Recruiting Restrictions Create Issues Both Big And Small For WVU
Certainly college coaches are doing the best they can to continue to recruit future student-athletes even amidst the travel difficulties in the current COVID-19 environment.
May would normally be a month when college football coaches are on the road evaluating prospects, traveling to high schools and junior colleges both near and far.
Today, though, those “trips” are done virtually with phone calls and video conferencing.
Most schools, including WVU, have also created videos to present recruits and their families a view of the campus and facilities. Video meetings with academic and athletic staffers are also part of the process.
For the most part, the inability of the coaches to go on the road for evaluation purposes has not been a huge issue. They are still accumulating much of the information on prospects that they need, though there are admittedly some drawbacks without being able to meet face to face.
The lack of the opportunity for the prospects to take either unofficial or official visits to campus is a bigger issue, though. The video presentations can paint a picture but not one that’s as accurate as actually stepping foot on campus, touring the facilities and meeting those in the program.
Such visits aren’t allowed right now, though, and when that opens back up is still in question.
“The current dead period lasts until May 31, and my gut feeling is it will continue to be dead through at least June,” explained WVU head coach Neal Brown the day before an NCAA announcement confirmed that view.
The Power 5 conferences, including the Big 12, stopped all in-person recruiting activities in mid-March because of the virus and then a few weeks later extended it until the end of May. The dead period was extended through June 30 a few hours after Brown’s prediction.
“I can understand the argument,” said Brown in terms extending the recruiting restrictions. “I saw where the college basketball coaches came out and recommended their dead period last through July. I can see the argument there.
“I would be kind of surprised if we have any visitors allowed on campus over the summer,” WVU’s second-year head coach added. “We’re not getting to deep into making plans until we see what the rules are. You have to be careful not to waste time until you know the rules. For instance, I haven’t developed an extensive four- or six-week plan for return to play, because I don’t want to sit here and waste time on the unknowns.
“It’s the same thing with these official visits,” he continued. “We originally had planned to have a huge recruiting weekend in the middle of June, but we will not have that now. Outside of that, we haven’t made any plans because we haven’t been given any indications what the rules are going to be.”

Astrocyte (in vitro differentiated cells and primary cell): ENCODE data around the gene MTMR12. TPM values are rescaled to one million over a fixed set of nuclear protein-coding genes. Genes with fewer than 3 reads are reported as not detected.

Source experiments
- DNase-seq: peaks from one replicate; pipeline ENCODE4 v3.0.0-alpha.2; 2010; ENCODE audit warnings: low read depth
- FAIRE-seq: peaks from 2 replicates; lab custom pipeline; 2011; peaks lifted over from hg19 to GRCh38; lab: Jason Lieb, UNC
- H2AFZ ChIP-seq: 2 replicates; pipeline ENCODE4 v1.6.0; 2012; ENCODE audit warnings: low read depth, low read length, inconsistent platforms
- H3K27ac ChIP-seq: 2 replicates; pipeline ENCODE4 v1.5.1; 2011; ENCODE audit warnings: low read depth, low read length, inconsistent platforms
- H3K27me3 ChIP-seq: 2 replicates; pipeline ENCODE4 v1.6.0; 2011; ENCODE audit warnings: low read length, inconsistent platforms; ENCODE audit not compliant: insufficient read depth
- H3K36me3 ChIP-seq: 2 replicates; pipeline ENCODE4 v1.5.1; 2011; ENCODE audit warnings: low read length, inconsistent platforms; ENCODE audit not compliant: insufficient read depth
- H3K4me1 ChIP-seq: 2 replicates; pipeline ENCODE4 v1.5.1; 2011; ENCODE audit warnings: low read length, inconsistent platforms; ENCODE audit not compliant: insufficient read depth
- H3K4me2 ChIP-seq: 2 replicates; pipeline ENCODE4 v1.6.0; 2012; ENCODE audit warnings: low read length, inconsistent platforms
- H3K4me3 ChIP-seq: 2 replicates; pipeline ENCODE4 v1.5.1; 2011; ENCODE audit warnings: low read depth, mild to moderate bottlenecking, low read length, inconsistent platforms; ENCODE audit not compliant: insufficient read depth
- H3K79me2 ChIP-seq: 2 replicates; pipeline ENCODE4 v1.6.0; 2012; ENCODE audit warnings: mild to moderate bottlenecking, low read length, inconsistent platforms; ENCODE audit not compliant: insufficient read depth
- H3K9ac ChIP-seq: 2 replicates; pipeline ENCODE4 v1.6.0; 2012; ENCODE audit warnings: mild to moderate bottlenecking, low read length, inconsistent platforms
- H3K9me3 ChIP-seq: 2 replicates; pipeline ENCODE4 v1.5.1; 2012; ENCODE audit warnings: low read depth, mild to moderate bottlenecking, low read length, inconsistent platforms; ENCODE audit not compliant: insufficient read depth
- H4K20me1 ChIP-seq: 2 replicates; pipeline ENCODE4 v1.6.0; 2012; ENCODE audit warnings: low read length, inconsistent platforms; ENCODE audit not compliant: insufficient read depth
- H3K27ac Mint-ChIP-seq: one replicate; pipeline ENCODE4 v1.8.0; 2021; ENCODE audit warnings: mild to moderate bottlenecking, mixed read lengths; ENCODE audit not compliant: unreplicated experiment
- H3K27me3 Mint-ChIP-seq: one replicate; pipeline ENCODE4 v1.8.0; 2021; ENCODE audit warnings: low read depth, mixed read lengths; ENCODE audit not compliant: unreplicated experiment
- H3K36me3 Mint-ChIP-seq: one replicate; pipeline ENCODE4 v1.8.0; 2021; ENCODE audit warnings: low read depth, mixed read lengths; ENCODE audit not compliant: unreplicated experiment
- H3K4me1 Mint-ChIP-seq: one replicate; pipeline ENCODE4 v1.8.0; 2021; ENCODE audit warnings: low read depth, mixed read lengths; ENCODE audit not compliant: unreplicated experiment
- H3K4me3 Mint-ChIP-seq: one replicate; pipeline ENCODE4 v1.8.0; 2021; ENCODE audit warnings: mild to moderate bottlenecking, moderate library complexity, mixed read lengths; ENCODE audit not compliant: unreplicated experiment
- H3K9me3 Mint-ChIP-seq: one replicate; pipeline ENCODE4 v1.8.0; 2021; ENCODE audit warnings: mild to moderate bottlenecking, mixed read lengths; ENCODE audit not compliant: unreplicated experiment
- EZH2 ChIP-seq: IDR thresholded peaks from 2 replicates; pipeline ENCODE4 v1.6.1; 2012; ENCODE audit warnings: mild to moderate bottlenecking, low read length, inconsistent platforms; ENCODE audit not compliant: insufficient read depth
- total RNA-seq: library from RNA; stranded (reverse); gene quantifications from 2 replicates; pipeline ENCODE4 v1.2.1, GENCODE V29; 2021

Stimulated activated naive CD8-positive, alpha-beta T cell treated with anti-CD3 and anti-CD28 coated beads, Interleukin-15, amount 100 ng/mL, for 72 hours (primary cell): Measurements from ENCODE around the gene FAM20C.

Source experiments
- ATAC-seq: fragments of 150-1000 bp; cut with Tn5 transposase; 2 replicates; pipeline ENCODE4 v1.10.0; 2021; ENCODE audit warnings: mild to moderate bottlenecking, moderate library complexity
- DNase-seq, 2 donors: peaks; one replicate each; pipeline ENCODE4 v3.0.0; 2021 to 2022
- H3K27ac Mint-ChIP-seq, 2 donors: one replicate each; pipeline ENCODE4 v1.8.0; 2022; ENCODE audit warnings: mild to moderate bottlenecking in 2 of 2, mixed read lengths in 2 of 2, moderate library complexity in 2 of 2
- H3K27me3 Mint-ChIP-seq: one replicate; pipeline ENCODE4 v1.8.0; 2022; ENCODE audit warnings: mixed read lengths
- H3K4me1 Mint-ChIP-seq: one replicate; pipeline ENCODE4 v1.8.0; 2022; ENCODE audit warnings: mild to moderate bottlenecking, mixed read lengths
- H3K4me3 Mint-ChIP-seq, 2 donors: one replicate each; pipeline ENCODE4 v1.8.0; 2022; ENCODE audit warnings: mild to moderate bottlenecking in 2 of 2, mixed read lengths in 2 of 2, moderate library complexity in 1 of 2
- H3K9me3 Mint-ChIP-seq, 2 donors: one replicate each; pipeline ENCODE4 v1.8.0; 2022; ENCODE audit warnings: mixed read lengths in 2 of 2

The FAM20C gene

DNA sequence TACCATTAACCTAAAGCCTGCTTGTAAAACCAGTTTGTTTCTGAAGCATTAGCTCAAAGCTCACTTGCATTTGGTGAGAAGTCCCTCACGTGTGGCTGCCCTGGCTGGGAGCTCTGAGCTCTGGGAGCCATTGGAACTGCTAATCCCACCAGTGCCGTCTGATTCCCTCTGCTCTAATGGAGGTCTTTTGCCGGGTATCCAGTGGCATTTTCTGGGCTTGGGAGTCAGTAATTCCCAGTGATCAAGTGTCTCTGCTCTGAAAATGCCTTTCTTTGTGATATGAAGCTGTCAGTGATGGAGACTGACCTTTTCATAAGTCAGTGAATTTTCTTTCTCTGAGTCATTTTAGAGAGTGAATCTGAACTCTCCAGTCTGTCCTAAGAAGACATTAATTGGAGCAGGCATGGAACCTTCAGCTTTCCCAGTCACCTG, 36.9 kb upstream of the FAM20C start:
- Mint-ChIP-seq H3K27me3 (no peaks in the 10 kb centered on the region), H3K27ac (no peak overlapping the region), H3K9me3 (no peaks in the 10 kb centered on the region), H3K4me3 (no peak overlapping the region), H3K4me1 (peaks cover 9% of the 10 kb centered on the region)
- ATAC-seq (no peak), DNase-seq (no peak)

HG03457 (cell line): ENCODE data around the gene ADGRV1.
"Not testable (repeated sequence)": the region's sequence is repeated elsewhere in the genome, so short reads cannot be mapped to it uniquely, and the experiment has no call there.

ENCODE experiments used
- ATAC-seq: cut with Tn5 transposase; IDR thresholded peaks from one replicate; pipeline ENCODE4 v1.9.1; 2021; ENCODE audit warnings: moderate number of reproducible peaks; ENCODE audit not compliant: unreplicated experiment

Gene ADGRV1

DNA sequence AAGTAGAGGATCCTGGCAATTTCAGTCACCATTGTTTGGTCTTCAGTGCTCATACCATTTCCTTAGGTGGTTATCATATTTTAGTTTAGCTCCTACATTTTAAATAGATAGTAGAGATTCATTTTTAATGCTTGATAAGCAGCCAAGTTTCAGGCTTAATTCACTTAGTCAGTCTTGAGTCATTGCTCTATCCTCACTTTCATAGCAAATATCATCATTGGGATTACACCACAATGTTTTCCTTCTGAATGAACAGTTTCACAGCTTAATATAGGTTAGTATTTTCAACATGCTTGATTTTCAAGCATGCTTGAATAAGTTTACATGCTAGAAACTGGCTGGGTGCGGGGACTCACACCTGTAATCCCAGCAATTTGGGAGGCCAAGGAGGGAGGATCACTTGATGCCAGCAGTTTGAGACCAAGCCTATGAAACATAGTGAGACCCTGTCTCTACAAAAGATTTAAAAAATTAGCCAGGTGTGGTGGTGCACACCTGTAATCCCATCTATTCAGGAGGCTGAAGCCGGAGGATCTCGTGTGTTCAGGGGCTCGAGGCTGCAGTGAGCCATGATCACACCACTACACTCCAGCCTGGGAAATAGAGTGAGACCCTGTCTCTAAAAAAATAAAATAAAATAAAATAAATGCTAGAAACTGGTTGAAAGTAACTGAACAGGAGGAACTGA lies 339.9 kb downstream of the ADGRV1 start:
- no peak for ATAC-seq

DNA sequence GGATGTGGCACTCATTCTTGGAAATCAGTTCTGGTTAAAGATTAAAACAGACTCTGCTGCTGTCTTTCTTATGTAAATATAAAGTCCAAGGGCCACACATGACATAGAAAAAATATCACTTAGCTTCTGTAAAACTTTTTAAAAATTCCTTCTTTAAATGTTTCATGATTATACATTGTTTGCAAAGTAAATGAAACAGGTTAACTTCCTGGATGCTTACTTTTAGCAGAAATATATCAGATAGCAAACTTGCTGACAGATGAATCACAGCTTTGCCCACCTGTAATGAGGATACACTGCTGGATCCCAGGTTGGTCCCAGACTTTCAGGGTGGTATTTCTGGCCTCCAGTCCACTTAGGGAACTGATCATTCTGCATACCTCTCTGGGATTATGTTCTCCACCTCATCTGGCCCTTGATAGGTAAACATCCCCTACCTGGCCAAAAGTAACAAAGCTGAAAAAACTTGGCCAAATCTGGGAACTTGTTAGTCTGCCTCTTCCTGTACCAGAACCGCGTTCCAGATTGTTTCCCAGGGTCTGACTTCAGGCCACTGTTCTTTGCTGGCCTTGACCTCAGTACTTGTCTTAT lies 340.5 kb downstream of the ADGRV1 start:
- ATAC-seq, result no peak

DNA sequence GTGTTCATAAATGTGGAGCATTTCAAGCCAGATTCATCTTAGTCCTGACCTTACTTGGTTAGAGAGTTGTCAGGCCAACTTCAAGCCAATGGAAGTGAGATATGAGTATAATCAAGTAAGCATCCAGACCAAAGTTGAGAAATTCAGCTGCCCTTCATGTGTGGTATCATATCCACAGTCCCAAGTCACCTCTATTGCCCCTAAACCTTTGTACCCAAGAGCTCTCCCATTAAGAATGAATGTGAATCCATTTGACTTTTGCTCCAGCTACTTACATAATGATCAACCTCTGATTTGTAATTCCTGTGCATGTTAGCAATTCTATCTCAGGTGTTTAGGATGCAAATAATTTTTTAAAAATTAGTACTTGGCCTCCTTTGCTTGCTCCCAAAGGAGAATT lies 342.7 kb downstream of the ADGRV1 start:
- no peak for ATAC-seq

The recruitment restrictions for members of the class of 2021 or ’22 are nuisances, but the coaches are working around them.
The bigger problem is in trying to recruit graduate transfers who are hoping to find a new school this summer with a plan to enroll and play next fall … or whenever the 2020 season starts.
Brown has acknowledged that WVU would like to add at least two transfers who could help right away, with a third immediate-impact player being possible. The Mountaineers are looking specifically for an offensive lineman, a defensive lineman and perhaps a defensive back. Finding a player capable of helping right away typically leads to the grad transfer market. There are still plenty of grad transfers available, but getting them an opportunity to visit campus before they have to make a decision doesn’t appear likely.
“That’s the biggest negative, there’s no doubt,” said Brown of the inability of grad transfers to take visits. “In our normal high school recruiting and junior college recruiting, we try to hold the line (in wanting them to take a visit before committing). Now the longer this goes, I don’t know if we’ll be able to maintain this line the whole time. But up to this point we’ve tried to hold the line that if you haven’t been on campus, it’s probably not in your best interest to commit, because you really don’t know yet. Now the longer this goes, we may have to change our thinking and increase what we’re doing virtually and all that kind of stuff. That’s been our thought so far.
“The graduate transfers aren’t going to have that choice,” Brown admitted. “They’re going to have to make decisions based on conversations, virtual meetings, whatever, because they’re not going to be able to officially visit. That’s definitely a negative by-product of this.”